If you decide to have your heating and cooling system cleaned, it is important to make sure the service provider agrees to clean all components of the system and is qualified to do so.

Aside from heat exchangers, duct cleaning includes cleaning condensate drain pans and fan motors.

Incorrectly installed, maintained, and operated components might pollute with dust or pollen. Moisture encourages microbiological growth (mold) and spore discharge into the home. Certain pollutants can cause allergic responses or other symptoms. If you choose to have your HVAC system cleaned, make sure the professional is qualified to do so. Contamination of the entire system by one unclean component negates all benefits. Industry associations have defined standards for air duct cleaning. Before vacuuming ducts, a technician typically uses specialized tools to dislodge dirt and debris.

The technician may also recommend spraying chemical biocides to the ducting and other system components. Chemical treatments (seals or other encapsulants) can help prevent mold growth and dirt particle or fiber escape from air ducts and equipment housings. Educate yourself before letting biocides or chemical treatments in your air ducts. They should only be used after a thorough cleanse.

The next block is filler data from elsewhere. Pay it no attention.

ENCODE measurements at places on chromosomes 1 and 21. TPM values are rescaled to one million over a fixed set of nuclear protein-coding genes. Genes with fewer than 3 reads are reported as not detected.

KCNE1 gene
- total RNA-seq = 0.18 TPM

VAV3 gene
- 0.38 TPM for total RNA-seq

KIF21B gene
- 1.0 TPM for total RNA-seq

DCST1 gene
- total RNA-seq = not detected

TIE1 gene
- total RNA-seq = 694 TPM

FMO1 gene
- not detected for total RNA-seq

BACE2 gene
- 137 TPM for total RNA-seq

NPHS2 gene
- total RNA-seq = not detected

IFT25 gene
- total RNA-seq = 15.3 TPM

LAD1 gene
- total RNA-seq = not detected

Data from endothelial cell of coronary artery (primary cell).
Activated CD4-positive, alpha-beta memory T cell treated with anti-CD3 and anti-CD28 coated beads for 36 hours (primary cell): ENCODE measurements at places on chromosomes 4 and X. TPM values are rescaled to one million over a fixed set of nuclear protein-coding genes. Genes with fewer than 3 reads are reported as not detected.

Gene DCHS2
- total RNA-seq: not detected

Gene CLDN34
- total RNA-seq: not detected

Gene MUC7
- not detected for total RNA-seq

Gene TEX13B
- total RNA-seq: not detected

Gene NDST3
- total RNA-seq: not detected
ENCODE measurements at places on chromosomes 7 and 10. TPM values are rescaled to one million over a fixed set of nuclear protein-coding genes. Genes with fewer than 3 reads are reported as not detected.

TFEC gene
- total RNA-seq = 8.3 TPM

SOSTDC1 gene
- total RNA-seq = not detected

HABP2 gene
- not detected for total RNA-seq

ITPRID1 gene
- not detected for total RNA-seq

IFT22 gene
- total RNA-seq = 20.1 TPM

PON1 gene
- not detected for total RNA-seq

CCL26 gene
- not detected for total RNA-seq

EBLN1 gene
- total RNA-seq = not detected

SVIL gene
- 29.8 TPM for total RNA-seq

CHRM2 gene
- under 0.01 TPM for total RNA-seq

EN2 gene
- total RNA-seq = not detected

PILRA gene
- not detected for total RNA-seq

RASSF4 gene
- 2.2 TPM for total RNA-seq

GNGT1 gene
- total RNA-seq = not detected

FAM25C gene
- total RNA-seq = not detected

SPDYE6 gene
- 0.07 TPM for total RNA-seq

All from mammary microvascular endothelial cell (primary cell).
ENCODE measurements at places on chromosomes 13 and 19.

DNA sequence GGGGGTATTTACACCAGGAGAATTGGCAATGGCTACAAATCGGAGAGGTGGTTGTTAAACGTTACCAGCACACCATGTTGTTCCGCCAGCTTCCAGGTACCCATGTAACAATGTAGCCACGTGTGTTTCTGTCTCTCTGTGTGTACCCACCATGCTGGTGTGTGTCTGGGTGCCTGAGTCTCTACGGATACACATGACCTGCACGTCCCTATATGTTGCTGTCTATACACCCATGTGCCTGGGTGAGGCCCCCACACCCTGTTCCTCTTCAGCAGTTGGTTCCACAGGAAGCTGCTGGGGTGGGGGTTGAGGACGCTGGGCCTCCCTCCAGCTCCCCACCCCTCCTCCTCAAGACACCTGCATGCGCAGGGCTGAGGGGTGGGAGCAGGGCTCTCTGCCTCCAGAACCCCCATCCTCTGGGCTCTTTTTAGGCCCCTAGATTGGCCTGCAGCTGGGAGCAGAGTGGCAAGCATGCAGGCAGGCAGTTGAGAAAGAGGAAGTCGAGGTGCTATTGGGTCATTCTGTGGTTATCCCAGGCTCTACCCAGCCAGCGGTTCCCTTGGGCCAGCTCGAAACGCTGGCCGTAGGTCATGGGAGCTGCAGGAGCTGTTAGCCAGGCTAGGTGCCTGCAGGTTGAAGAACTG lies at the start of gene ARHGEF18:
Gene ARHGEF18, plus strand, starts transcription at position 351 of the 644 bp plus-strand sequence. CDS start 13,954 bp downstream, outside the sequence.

Sealing duct air leaks is not the same as encapsulating duct surfaces. Duct sealing saves energy.

Choosing To Have Your Air Ducts Cleaned

A/C duct cleaning has unknown benefits and drawbacks Cleaning your air ducts is important for your health, but it depends on your home. Until you have allergies, unexplained symptoms, or illnesses, cleaning your air ducts is usually unnecessary unless mold growth is evident or odorous. Vacuuming or cleaning the registers indicates clean air ducts.

If you or a family member gets weird or unexplained symptoms, see your doctor. Below are materials from the EPA to assist identify and address indoor air quality issues.